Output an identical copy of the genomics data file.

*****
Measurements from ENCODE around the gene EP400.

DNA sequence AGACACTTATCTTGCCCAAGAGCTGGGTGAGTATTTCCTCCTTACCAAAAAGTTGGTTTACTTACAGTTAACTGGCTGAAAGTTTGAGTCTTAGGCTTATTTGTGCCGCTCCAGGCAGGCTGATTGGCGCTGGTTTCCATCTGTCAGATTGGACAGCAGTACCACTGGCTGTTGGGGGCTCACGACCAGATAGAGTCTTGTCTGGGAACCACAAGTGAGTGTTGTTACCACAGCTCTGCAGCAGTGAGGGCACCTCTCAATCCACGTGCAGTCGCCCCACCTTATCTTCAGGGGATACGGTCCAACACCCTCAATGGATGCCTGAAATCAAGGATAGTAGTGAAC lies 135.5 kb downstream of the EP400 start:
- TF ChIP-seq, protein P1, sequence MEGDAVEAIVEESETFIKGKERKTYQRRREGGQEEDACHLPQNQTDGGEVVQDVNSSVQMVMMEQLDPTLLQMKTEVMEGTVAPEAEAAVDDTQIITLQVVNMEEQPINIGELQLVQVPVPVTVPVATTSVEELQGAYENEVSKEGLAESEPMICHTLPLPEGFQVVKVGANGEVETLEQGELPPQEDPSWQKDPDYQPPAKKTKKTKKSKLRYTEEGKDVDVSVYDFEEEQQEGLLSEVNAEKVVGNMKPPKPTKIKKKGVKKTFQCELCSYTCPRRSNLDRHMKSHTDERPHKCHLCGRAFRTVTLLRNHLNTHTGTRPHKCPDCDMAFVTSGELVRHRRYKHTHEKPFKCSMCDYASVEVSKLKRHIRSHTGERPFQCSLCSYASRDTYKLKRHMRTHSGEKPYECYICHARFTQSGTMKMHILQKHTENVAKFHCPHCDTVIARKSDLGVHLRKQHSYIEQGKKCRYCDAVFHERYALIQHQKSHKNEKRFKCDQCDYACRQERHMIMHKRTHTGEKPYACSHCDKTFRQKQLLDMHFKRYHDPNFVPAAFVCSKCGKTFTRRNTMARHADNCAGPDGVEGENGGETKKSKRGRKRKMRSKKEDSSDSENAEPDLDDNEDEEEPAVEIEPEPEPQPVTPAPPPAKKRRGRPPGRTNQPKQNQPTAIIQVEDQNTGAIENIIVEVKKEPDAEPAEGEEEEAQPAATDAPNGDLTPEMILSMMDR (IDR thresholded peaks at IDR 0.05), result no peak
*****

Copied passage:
Measurements from ENCODE around the gene EP400.

DNA sequence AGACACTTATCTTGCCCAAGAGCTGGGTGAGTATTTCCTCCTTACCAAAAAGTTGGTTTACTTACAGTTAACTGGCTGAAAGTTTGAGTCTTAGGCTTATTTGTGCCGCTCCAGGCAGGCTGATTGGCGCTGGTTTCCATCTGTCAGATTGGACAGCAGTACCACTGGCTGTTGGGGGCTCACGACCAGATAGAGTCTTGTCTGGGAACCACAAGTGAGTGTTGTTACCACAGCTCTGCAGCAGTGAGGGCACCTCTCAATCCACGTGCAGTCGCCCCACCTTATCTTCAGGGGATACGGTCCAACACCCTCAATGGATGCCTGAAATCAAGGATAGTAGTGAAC lies 135.5 kb downstream of the EP400 start:
- TF ChIP-seq, protein P1, sequence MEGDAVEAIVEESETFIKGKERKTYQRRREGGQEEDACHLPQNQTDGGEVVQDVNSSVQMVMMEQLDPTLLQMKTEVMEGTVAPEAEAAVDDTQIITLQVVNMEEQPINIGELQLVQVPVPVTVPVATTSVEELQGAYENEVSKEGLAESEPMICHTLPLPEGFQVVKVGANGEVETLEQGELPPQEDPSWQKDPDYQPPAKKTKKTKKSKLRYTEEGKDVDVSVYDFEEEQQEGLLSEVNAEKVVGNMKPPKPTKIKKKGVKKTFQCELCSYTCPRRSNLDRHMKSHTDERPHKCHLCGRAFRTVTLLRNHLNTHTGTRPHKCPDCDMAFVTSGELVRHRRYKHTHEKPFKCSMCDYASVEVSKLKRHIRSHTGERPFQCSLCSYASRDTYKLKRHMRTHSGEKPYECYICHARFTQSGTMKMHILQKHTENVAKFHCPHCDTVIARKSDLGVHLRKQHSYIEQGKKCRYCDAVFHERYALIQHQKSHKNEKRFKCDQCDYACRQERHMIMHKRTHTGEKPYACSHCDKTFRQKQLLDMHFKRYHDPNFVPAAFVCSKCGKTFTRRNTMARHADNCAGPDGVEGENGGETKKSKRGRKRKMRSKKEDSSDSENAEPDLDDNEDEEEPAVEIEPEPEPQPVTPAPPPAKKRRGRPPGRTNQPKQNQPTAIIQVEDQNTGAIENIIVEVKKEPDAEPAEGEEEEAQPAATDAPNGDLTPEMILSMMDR (IDR thresholded peaks at IDR 0.05), result no peak